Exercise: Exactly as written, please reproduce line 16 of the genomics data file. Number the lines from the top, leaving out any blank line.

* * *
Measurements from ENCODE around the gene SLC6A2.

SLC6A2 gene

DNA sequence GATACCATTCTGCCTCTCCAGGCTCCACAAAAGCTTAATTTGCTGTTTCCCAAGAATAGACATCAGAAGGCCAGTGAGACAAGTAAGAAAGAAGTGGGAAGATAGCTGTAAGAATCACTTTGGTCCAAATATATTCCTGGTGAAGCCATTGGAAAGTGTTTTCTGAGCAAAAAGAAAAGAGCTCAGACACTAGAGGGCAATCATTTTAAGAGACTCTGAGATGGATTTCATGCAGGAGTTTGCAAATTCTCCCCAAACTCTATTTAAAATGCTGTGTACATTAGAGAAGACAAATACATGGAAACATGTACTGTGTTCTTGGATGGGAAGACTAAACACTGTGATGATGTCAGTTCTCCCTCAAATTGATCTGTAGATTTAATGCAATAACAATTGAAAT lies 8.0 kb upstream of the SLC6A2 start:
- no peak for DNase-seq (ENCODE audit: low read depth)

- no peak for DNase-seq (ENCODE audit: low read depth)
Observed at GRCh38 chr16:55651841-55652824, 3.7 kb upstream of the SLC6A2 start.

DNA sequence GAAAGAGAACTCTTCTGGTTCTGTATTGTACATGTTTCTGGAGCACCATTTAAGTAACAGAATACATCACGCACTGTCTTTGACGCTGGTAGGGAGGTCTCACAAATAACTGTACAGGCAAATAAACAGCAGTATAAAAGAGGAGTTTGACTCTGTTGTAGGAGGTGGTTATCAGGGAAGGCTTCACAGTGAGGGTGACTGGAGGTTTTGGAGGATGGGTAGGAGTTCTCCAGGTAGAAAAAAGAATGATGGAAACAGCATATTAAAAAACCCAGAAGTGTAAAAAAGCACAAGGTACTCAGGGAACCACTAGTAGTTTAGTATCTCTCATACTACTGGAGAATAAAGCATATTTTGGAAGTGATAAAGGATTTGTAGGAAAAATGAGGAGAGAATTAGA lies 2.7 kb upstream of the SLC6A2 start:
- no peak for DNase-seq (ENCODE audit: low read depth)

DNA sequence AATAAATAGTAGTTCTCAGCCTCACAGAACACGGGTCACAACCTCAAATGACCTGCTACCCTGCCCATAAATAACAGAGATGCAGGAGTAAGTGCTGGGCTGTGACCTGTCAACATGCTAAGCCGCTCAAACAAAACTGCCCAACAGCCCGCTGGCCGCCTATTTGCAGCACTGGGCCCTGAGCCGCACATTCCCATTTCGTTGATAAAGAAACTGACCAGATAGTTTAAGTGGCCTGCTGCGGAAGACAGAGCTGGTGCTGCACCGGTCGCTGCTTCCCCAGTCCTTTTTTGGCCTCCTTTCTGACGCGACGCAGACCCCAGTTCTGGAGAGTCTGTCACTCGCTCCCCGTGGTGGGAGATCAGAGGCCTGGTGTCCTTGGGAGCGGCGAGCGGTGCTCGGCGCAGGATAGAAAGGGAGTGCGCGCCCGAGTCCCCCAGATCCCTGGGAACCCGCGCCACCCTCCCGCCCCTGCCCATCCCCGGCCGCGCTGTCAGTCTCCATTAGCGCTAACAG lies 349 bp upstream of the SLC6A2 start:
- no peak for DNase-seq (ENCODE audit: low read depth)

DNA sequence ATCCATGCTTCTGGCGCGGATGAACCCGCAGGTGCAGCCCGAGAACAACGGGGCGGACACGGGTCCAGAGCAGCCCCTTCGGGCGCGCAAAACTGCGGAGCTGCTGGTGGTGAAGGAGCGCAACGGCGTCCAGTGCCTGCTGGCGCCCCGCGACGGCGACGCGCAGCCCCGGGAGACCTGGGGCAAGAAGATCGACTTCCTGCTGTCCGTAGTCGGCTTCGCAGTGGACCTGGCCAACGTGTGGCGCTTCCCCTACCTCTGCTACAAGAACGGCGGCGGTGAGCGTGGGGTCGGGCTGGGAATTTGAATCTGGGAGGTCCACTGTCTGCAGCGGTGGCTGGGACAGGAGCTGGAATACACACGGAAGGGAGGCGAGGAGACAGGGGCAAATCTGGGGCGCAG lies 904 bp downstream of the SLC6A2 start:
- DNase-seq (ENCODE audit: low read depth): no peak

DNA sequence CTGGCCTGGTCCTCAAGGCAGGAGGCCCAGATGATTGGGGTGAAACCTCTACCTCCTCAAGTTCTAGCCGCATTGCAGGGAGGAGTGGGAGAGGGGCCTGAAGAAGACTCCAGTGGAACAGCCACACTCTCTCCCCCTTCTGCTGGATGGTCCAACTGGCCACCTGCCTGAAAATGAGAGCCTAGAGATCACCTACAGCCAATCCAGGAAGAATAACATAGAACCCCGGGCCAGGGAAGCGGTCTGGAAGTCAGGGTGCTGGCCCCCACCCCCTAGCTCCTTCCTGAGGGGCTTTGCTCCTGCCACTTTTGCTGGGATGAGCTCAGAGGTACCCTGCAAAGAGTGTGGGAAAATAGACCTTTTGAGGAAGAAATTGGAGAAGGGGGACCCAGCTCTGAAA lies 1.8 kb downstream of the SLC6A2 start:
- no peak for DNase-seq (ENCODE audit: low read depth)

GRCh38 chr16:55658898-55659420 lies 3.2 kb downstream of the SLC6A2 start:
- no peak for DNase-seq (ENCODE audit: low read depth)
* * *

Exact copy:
- no peak for DNase-seq (ENCODE audit: low read depth)